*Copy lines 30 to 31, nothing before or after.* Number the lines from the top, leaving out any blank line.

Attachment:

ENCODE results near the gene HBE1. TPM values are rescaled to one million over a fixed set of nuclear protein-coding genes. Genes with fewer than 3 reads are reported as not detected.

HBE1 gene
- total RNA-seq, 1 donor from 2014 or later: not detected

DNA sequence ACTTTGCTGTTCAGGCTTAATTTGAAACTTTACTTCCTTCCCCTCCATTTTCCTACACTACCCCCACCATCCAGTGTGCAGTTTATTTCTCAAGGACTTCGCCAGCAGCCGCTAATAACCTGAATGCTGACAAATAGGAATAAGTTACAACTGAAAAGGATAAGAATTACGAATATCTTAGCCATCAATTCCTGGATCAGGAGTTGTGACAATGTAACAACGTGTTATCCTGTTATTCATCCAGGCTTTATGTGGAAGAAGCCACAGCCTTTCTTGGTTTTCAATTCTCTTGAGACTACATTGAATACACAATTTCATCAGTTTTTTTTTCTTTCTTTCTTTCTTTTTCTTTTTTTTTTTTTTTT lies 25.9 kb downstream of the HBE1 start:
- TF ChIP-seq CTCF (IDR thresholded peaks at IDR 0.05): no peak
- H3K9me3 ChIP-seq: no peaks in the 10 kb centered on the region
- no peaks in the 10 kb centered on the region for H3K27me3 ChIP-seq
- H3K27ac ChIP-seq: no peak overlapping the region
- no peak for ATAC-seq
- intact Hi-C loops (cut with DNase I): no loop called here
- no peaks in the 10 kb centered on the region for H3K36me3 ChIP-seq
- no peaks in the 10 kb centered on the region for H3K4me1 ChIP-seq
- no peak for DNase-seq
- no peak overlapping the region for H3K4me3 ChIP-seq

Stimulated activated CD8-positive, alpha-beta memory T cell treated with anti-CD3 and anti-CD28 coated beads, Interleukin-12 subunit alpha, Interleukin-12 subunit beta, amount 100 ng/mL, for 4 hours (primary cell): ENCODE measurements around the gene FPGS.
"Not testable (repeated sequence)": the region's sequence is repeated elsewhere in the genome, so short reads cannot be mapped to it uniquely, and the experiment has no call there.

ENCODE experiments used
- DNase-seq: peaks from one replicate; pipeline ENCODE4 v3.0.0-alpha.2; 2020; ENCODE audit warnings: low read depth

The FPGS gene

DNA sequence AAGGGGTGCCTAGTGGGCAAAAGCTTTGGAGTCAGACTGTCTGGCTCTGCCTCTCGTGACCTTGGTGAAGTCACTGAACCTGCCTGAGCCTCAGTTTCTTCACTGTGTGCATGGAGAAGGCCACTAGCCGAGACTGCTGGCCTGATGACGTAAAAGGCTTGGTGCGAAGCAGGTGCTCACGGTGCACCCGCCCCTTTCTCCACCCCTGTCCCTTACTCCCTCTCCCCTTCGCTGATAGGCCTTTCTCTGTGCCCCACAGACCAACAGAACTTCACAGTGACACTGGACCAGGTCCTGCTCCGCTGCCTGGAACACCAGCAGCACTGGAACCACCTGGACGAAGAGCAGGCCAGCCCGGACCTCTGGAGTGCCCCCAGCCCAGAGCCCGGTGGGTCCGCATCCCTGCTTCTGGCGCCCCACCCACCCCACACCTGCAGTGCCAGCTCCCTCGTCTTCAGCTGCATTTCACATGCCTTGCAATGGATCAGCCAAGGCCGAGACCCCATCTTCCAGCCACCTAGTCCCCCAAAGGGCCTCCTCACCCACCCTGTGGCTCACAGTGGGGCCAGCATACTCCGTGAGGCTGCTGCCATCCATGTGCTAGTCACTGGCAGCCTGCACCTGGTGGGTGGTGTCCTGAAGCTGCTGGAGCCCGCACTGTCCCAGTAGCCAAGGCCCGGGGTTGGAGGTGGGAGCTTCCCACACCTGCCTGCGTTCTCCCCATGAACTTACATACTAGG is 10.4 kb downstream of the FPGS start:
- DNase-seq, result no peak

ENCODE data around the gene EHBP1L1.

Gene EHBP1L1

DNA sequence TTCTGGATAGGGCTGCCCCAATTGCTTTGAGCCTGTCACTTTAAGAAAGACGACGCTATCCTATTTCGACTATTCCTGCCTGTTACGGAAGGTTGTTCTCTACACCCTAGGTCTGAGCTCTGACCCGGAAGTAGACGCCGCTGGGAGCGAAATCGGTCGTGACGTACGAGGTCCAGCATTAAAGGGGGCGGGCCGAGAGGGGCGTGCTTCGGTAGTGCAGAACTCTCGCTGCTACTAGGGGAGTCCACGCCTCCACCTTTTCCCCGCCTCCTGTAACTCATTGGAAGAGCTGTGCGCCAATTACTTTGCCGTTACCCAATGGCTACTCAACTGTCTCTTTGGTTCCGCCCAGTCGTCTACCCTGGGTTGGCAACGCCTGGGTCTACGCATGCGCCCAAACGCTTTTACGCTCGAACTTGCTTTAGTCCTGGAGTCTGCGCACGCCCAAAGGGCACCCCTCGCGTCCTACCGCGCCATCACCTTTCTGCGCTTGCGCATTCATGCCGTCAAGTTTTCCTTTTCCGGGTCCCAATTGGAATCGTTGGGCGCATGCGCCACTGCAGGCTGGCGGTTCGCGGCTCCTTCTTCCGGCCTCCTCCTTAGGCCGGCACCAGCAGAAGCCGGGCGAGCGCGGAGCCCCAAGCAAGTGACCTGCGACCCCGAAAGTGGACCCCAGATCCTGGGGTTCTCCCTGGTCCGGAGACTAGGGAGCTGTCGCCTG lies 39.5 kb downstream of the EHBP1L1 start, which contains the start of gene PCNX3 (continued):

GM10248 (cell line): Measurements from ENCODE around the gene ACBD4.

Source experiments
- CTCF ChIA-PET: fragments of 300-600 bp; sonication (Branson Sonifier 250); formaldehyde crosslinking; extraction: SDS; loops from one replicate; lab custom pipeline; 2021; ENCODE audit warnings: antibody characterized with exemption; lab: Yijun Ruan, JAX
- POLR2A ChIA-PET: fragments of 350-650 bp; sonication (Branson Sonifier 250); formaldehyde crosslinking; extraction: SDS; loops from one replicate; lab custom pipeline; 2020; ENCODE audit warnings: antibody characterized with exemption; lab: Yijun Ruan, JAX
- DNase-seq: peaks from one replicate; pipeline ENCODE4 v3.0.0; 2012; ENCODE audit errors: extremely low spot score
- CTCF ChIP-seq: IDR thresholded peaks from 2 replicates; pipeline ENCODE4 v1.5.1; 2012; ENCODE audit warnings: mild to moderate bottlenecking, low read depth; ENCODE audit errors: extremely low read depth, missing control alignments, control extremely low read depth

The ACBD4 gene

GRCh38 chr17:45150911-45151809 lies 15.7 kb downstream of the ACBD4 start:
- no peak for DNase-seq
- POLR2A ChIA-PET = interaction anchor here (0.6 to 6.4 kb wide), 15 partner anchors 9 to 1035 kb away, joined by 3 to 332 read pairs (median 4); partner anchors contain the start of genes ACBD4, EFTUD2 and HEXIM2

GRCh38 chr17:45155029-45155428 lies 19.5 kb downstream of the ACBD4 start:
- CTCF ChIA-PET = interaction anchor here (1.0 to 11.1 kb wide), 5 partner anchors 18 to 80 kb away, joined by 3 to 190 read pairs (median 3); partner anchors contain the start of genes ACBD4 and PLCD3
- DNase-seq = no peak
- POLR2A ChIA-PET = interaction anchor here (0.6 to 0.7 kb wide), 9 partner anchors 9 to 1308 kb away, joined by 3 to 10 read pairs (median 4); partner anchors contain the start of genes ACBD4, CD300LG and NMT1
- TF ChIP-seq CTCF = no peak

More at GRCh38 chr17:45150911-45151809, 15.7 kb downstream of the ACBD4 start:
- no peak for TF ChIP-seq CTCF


- CTCF ChIP-seq: IDR thresholded peaks from 2 replicates; pipeline ENCODE4 v1.5.1; 2012; ENCODE audit warnings: mild to moderate bottlenecking, low read depth; ENCODE audit errors: extremely low read depth, missing control alignments, control extremely low read depth

The ACBD4 gene